The COVID-19 pandemic had a devastating global economic and social impact. As the world went into lockdown, businesses were fast-tracked into digital transformations with technological advancements accelerated by several years.
For the Australian Epilepsy Project (AEP) the pandemic prompted transition from traditional face-to-face neuropsychology testing to teleneuropsychology (teleNP), enabling continued safe operations during the pilot phase of the study.
A necessitated adaption to a teleNP model has seen delivery of verbal tasks via videoconference, visual stimulus delivery via document camera, webhosting, computerised assessments, substitution of written tests to oral versions, online delivery of questionnaires as well as the discontinuation of any tasks that became telehealth incompatible.
Now in the main phase of the study, the integration of a teleNP tool represents a medium through which clinical research and important clinical care can continue, and an opportunity to expand the reach and breadth of neuropsychological services.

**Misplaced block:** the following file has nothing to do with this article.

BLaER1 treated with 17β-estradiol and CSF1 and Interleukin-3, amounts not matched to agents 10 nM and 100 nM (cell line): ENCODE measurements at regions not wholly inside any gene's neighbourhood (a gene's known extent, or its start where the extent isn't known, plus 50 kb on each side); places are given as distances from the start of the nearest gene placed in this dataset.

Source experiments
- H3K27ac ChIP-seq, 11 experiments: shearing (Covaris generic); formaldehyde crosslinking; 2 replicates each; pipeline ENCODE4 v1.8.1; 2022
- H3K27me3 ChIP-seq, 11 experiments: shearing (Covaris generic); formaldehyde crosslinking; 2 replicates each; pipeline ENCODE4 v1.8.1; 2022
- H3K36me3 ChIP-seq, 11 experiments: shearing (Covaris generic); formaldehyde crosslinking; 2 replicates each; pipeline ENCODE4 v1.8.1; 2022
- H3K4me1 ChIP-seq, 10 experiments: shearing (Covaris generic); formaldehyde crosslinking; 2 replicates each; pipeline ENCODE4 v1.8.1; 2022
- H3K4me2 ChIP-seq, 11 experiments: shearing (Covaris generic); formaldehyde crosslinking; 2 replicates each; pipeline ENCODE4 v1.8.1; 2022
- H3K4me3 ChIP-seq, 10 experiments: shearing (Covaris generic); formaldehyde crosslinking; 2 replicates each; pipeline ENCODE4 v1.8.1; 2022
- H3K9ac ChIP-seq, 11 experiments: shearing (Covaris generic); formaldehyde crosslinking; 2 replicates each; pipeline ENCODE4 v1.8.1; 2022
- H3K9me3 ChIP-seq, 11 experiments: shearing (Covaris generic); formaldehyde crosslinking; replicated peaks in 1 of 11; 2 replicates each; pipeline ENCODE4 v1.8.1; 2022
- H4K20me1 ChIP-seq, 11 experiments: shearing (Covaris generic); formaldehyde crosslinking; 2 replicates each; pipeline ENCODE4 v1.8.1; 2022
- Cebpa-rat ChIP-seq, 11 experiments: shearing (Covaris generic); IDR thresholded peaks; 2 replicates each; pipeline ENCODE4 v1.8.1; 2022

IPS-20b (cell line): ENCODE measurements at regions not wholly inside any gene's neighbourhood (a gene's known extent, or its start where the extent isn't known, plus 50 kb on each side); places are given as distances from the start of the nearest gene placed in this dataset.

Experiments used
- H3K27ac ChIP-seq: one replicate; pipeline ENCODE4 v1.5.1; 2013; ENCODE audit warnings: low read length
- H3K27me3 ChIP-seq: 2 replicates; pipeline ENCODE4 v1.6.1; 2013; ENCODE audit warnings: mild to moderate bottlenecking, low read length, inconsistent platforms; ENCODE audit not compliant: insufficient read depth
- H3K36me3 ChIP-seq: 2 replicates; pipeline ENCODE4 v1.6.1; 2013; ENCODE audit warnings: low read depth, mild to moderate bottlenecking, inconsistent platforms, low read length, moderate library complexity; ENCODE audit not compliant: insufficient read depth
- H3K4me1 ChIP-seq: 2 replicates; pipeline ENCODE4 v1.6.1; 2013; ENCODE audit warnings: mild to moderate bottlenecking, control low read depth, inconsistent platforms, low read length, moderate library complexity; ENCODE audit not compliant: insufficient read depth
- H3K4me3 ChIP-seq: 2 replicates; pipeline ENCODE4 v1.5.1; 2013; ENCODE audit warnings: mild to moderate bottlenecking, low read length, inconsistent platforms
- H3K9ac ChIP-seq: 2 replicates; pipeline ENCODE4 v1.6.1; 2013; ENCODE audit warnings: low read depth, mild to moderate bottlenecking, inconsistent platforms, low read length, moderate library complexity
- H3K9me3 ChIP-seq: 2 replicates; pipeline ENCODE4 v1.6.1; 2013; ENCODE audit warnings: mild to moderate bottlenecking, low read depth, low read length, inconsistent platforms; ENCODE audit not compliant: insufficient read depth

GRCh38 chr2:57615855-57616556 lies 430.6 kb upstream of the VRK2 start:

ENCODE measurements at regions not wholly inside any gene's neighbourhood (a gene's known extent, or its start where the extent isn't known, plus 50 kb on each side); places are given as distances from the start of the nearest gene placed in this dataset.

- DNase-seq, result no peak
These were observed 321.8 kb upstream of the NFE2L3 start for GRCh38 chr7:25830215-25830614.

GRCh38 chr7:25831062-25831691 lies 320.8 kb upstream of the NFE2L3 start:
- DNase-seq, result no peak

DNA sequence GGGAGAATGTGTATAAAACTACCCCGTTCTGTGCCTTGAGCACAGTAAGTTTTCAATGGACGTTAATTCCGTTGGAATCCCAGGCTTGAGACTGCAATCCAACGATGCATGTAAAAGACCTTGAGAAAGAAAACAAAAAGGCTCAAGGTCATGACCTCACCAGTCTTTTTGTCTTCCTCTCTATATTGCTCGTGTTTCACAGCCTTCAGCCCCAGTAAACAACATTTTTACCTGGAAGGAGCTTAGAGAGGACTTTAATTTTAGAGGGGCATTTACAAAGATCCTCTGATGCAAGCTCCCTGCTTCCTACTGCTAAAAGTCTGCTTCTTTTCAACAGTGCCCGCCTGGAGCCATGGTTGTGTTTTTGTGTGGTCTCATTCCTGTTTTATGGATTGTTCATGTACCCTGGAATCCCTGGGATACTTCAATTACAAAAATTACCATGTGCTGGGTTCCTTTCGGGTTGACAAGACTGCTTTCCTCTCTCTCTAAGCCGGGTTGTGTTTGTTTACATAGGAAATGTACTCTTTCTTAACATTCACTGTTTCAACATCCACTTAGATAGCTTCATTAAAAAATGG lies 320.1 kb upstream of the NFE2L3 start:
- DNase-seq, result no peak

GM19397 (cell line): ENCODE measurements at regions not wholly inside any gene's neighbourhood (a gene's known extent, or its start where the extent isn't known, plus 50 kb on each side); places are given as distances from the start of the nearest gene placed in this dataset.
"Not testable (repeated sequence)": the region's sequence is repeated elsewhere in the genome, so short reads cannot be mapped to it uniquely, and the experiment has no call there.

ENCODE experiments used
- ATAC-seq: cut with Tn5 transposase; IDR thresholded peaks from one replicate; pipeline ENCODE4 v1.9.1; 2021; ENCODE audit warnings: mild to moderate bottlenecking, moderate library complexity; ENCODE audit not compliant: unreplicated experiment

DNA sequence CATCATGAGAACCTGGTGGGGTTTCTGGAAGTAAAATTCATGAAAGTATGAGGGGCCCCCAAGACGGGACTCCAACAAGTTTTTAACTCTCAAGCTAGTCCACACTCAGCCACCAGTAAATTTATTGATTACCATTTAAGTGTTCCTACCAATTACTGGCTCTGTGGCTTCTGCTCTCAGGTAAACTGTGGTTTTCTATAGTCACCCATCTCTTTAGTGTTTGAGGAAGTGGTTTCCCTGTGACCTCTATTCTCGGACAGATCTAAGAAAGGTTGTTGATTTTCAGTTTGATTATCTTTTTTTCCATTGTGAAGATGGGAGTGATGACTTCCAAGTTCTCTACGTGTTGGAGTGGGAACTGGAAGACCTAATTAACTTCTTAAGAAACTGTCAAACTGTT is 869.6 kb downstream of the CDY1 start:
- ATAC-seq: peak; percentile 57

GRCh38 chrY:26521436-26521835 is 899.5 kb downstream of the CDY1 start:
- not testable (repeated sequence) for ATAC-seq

The potential benefits of teleNP have long been recognised, including convenience, improved access, user satisfaction, and potential cost-reductions. However, the suitability of teleNP for certain patient groups such as paediatrics, people with an intellectual disability, and linguistically and culturally diverse members of the population, does pose some important issues along with access to technology and suitable hardware to support videoconference-based testing.
That said, it would seem the social distancing measures born out of the pandemic are likely to be around for some time and thus highlights the importance of continually developing testing options via a telehealth setting, to improve access to neuropsychological testing beyond the pandemic.
Read more on how the AEP’s model of telehealth-based operations provides a template for the future landscape of healthcare.
Teleneuropsychology in the time of COVID-19: the experience of the Australian Epilepsy Project – seizure: European journal of epilepsy 2020
Tailby C, Collins AC, Vaughan D, Abbott DF, O’Shea M, Helmstaedter C, Jackson G.